Gone away before your time, my dear, sweet boy, what a soul you had! The hand of God moves over the waters and through green grasses caressing the earth. You followed west breezes and sent back such stories and hugged me so warmly before leaving that last…yes, time can be cruel with reminders.
My dear, my lovely, you’ve left me alone here and now distant our voices from so long ago. We can’t remain children forever and always but God—that we could, that death would hold back and time would slow down, we would bask in the honesty of youth, truth falling from our lips, our twin souls, sweet like raspberries from overflowing vines, with love so pure, white snow would blush in its presence.
The white knight left last Tuesday. Now every day smolders and a new kind of light flows in through the windows, unnatural and beastly, like the breath of a dragon all scales, claws and oil slicked back and sticky like a greasy businessman too free with his hands as I lean on the bar and wait on my tab taking each “honey, you’re lovely” with a “sweetheart, stand back.”
Black comedy is an overused device. It’s lost its potency from years of patched together productions. But those ironic twists still make a person smile. There is no fear of divine resolution here. In an earth made of dirt and water, no possibility ends in an extreme, just a sopping, muddy mess. I will entertain this adventure passively. Quiet and demure, I’ll see it play out. No denying my role in the melodrama. I play the foil to the male lead, biting wit and acrimony most often on the tip of my tongue…but all in fun. One clever punchline and forgiveness is forthcoming. This is the ruse used to distract the patrons of my father’s house, the men who sit playing cards and drinking whiskey, unafraid of death or unaware of it, too busy laughing like fools while the walls crumble around them.
there’s sense and then there’s something else altogether or all together, I guess if we’ve made this into a family affair dinner will be at six appetizers on the back porch sunshine in your eyes as you explain again why you broke our pact for security in our old age and the tax breaks of filing jointly
If you like my poetry, you’ll probably like my prose. And if you like historical fiction narrated by a burned-out, bitchy blind woman, you will definitely like this book. Some of you have already checked it out and many many thanks for that. You’ve increased your karma ruples by hundreds :)
Another day, another dollar, another twenty percent for Uncle Sam and his assorted family— my family they tell me— though I never get a birthday present or a card at Christmas, just more pavement on these dead end highways that lead back to more days, and more dollars.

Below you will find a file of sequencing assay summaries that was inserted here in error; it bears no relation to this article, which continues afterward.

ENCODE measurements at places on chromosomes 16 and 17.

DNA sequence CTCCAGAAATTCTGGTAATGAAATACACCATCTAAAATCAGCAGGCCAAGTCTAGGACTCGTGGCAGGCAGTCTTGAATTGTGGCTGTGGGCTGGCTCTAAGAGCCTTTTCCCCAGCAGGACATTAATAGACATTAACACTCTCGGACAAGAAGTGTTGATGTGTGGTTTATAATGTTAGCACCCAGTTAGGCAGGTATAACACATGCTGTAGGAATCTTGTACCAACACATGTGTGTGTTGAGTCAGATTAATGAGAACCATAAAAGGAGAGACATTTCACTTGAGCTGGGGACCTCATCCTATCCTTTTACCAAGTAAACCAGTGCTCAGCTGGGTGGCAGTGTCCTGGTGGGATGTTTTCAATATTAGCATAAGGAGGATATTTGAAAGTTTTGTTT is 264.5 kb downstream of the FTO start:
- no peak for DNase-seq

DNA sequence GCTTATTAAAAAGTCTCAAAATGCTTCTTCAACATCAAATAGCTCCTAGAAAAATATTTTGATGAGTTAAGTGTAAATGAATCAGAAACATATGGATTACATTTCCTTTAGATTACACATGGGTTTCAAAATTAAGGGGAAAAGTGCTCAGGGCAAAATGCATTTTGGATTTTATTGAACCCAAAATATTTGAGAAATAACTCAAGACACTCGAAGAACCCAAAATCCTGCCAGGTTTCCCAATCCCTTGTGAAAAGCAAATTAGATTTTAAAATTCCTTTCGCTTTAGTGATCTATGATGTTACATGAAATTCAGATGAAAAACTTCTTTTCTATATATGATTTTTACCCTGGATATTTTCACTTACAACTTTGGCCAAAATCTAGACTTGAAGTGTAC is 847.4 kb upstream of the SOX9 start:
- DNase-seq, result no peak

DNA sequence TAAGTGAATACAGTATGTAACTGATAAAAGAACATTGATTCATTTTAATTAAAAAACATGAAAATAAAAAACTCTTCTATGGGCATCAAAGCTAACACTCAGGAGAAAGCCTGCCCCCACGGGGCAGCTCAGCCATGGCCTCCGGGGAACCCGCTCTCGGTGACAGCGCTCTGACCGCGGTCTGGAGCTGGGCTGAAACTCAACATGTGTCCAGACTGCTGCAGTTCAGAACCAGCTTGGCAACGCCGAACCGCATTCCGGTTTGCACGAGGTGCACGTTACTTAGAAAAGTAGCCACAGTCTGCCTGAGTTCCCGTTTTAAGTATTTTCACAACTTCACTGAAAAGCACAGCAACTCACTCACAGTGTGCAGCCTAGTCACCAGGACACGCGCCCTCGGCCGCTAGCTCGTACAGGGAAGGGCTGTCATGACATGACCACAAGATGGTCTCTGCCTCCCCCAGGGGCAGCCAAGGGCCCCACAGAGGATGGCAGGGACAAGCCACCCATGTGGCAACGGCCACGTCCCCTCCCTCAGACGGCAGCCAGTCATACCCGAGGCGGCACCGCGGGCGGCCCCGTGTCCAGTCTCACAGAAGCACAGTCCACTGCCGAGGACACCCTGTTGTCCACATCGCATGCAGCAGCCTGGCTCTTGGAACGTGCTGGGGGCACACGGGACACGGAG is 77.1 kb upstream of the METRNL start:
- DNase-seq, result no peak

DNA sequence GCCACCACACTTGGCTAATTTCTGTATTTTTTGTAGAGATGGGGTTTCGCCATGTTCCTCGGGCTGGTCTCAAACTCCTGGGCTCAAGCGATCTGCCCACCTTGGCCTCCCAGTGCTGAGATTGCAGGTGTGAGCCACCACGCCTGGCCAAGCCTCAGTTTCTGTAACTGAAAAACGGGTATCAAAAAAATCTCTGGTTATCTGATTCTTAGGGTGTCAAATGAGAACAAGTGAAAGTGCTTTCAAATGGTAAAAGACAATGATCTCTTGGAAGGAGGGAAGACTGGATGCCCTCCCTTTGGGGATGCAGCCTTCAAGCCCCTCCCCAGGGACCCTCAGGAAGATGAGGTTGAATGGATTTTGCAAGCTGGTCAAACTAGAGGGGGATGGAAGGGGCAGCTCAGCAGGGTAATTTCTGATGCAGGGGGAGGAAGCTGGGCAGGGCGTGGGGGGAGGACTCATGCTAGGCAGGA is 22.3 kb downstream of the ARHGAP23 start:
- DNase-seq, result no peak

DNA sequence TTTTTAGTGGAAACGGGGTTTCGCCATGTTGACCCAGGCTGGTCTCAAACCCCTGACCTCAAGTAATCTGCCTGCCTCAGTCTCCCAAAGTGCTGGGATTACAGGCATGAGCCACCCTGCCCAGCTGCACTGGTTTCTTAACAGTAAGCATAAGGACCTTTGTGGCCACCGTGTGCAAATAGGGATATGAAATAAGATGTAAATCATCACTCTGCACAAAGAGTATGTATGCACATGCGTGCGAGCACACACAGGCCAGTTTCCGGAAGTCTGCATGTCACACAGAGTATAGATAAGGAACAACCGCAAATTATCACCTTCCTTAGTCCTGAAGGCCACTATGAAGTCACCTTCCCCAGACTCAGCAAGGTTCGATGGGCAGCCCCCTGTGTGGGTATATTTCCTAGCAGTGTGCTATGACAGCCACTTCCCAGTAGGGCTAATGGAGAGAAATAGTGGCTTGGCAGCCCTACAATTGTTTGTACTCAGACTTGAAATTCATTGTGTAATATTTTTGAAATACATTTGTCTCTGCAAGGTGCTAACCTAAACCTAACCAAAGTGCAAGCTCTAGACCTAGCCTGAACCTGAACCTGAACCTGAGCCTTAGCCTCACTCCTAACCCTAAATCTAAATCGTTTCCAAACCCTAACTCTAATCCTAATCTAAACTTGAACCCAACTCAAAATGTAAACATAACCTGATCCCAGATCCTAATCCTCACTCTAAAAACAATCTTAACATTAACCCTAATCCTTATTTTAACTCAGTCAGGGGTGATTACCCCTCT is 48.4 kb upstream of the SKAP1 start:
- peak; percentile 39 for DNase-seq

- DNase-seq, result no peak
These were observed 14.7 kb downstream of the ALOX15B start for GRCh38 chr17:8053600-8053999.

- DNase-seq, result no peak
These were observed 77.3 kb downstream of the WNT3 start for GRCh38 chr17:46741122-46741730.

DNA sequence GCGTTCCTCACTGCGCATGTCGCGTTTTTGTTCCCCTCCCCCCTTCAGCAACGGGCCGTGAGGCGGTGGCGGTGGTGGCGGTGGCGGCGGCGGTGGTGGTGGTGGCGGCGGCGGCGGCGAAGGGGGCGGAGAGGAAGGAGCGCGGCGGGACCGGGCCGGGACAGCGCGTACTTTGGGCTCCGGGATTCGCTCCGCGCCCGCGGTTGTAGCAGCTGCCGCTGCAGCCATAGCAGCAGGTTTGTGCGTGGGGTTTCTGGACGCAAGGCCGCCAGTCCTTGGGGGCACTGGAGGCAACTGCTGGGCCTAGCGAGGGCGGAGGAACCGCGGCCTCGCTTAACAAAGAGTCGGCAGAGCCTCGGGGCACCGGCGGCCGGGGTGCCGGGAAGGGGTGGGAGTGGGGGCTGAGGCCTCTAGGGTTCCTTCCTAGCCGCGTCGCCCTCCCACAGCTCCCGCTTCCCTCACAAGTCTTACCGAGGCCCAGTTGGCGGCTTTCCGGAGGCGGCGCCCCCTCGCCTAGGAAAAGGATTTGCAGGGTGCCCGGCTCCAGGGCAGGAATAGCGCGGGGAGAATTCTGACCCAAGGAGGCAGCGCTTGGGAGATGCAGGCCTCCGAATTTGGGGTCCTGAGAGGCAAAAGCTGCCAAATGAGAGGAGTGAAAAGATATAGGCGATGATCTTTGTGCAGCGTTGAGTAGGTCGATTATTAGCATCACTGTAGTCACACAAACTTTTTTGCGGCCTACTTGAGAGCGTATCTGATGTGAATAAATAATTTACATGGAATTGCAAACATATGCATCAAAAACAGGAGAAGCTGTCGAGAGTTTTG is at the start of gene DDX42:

Sudden darkness like sudden black magic swirled in full sunshine of a mayday noontime crept up out of crypts I thought long conquered and buried tight, and dizzy with the spine-tingling, hand-trembling flutters of free fall and first dates, I clung to the rungs on a metal ladder three stories skyward and mused over with some sinister but no less glorious expectation how it would feel to let go.
Mother Mary, grant a prayer for me? The babies are sleeping so sound in their cradles and everyone else fell asleep in their drinks. The party wound down after sunset and midnight with one man lingering longer than most, damn his stubborn nocturnal bravado, his attractive features, his good taste in clothes. I’ve knelt here and waited, hunkered down in this closet, I swear the air’s getting harder to swallow but dear God in heaven, I don’t think he’ll leave! And here’s one reunion that’s too late in coming— I won’t take the high road, the low road’s just fine, thanks so please, Mother Mary, I’ll kneel and say penance, but grant me some whiskey and a pillow puh-lease?
“Through the deep night a magic mist led me
like a simpleton roaming the land,
no friends of my bosom beside me,
an outcast in places unknown.
I stretched out dejected and tearful
in a nut-sheltered wood all alone
and prayed to the bright King of Glory
with ‘Mercy!’ alone on my lips.”—First stanza of “Ceo Draiochta” by Eoghan Rua O Suilleabhain (eighteenth century Irish poet). Pretty pretty.
Time is money but I don’t see either of those things floating around my neck of the woods except for copper pennies (too many) cast in as cheap wishes swallowed up by green algae that collects and coagulates thickly on the edge of shallow pools and standing water— the coins settle heads down.
Jam on dry bread and wax on snow. Sailed away from St. John’s to escape pigeon greys and wedding whites and checked into a Dutch hotel for a number of rainy nights. It poured and poured and the other guests snored from the bridal suite. Left crying in a heap but pulled up with a heave-ho, now waiting for a west wind to blow her back home.
Love like a tumbleweed— head over heels with the wind at your back carrying you from high snares to low valleys, through mud and out of borderland tree lines, to further roll and twine for time out of season
until you’ve worn yourself into dust that sputters once before dispersing to sky-birthed heights and heavenly places
with little left to lose, tumble breakneck towards a brush fire and consume it.
Glass stone where? I’d break it all in a heated moment of feet don’t fail me now, bride’s torn that veil to pieces after all is said and done I’m no more a sinner, he’s no less a saint fenced in on both sides by sea grass as high and red as our tempers.
A common thread wrapped us— took you by the neck and me by the wrists and led us down too many flights of stairs where we stumbled on slippery steps and you hurtled over the railing, face to an abyss I shivered to glance at. Hands bound, I lifted you up, tried anyway, as you pulled me down, that thread strangling us both before it broke.